Lighting show at Grand Canyon

September 23, 2011 • 11:58 am

A grand show indeed (click to enlarge, click again to make huge and gorgeous). The photo is by Dan Ransom (reproduced with permission), and see the comment by Michael Fisher below to see how it was made.

NOTE TO READERS: if you comment on the page that appears after you enlarge any picture, your comments won’t appear in the main thread below this post, but on the picture page.  Since nobody wants that to happen, please come back to the main page before leaving comments.  Thanks —Mgmt.


ht/Favidat via Matthew Cobb

25 thoughts on “Lighting show at Grand Canyon

  1. It’s aliens!

    Has anyone else noticed that the UFO sightings have not gone up at all since the advent of the cell-phone camera?

    One should suspect that we’d be bombarded with UFO photos by now.

    Instead, the aliens appear to be even more camera-shy than they once were.

    Funny that.

  2. That’s odd. If you click the picture to enlarge it you’ll find an independent set of comments. I was wondering what happened to my former comment about it being a time-lapse photo, then I clicked the picture and there it was.

    1. I was wondering about all those strikes being simultaneous, too. A good place for a timelapse–where the foreground doesn’t move much. 🙂

      Breath-taking!

    2. In the same link Dan the photographer writes this about his beautiful pic:

      …it is possible this image could’ve been done with a single piece of film, but it would’ve been difficult. It would require double exposing a single frame. One exposure in the waning moments of twilight to get the canyon detail, and then a longer exposure once the sky is sufficiently black to not blur the clouds while the lightning strikes. My digital technique was much more simple.

      The image is actually part of a time lapse I am shooting for a documentary project in the Grand Canyon. So this particular camera (5D, 20mm 1.8 sigma lens) was locked down on a tripod shooting this exact same scene for perhaps 2 hours, on 10 second intervals, starting before sunset and continuing until the lightning chased us off the rim. We could see the lightning striking well before it got dark with our naked eyes, but only caught a couple of frames of it, until our exposure times lengthened to multiple seconds.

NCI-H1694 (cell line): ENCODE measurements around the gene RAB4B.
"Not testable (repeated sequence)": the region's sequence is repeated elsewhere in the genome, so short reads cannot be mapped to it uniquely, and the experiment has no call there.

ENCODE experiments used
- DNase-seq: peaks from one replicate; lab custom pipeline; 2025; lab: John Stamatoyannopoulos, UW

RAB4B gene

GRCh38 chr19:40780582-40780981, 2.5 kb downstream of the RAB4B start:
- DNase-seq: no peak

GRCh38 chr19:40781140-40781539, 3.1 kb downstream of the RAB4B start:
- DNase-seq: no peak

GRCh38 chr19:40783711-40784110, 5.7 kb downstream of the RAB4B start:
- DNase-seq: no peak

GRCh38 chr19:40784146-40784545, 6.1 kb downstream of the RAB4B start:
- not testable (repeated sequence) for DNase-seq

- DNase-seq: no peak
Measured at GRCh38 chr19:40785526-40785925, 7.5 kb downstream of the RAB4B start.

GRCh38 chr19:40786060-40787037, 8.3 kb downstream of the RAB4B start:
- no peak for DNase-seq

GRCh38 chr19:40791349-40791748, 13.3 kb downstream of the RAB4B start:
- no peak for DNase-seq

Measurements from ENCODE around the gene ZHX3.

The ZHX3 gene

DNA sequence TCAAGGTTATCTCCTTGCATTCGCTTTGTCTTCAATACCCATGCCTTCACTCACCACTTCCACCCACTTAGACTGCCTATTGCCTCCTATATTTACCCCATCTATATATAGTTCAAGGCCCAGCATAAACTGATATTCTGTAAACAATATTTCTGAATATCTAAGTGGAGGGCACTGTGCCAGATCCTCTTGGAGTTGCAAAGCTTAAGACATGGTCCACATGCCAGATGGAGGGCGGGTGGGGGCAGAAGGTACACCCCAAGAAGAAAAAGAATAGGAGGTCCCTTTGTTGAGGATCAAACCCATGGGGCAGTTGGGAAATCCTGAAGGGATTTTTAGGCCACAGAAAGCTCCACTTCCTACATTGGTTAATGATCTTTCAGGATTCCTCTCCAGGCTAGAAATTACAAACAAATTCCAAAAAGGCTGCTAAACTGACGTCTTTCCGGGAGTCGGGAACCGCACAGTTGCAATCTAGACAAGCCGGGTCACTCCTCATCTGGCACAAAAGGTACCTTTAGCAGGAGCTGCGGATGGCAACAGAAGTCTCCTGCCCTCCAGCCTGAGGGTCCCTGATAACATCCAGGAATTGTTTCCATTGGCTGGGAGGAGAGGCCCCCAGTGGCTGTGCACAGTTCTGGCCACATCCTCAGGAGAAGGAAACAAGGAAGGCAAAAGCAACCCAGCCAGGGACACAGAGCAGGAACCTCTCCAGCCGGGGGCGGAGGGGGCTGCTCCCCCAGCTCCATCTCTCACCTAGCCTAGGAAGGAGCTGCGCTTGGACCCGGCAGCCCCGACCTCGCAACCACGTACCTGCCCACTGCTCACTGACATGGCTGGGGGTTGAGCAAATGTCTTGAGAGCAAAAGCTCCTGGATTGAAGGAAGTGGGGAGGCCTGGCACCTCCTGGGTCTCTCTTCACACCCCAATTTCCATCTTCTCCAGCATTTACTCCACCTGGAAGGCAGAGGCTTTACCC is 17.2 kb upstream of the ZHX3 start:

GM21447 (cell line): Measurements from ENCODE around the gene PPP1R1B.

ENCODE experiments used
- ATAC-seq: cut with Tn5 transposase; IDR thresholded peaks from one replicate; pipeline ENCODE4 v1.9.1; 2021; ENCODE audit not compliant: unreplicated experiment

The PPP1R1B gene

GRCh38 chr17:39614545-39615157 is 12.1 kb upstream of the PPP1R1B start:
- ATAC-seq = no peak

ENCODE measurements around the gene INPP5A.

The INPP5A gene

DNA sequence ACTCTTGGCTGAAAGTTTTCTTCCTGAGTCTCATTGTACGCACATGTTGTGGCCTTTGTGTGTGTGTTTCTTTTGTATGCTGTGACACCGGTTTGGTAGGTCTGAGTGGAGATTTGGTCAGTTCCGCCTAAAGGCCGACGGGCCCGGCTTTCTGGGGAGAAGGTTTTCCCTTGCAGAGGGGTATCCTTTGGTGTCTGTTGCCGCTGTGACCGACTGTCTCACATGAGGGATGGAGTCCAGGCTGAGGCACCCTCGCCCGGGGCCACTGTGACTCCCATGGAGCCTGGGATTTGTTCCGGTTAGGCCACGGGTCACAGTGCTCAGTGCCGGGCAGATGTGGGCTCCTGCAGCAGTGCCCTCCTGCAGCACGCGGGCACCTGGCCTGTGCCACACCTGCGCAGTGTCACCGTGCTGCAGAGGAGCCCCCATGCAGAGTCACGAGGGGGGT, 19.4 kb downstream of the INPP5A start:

As the sun set, the exposure time lengthened on the camera, and we got more strikes. The base exposure was (off the top of my head) ISO 100, f4, 10″. Then, the camera continued shooting at up to 10 second exposures, but once it got dark enough the exposure was simply black, with lightning bolts, I switched to bulb exposures, releasing the shutter after every strike.

      The final image is the base exposure, with the frames of just bolts (the rest black) composited in photoshop using the lighten mode. The composite is made in sequence, and the locations of the strikes are exactly as captured.

      Whether or not this constitutes “acceptability” is up to the viewers to decide. It is certainly a composite, but one for me that accurately portrays approximately 25 minutes of lightning in a single image
      – Dan

  3. god made the Grand Canyon in about 12 seconds and it took a lot of energy. What’s the problem? I’m just surprised that he took pictures.

  4. Wow! Two of my worlds that are normally totally separate just touched each other. Cool!

    I know the guy who took this picture – his name is Dan Ransom. He’s a young guy (well, to me, anyway) and a dedicated backpacker and canyoneer. I have done some canyoneering with him. Some of his canyoneering photos (especially the Southern Utah ones – but then I’m biased) are spectacular. I think he makes a living with his photographs, but I’m not really sure how. He does have a web site where you can see more of his work, and look at his trip reports (if you like that sort of thing).

    1. Thanks for this; I didn’t know who took the photo as it was tweeted, but I’ve put the source in the post and written Mr. Ransom for permission.

  5. I have done a few canyons with Dan and I believe he is in the field at the moment and might not be able to check his email immediately. I think he would appreciate your posting of his photo. His photographic skills are highly regarded in our tight little community of canyoneers.

  6. Why does it look like the photo has been cut in half at the top of the mountains? I’m pretty sure they’re not all the same height. Plus the ground isn’t lit up by the lightning at all. There should be shadows created by the lightning. Looks photoshopped.

    1. The Grand Canyon is formed by a river eroding a basically flat surface. So the mountains that you see are actually the edges of the trail of erosion. It really does look as the picture shows.

    2. What you see as mountains being cut off is actually the top of the plateau. It is really that flat. Pretty much any rim shot like that will show the same thing.

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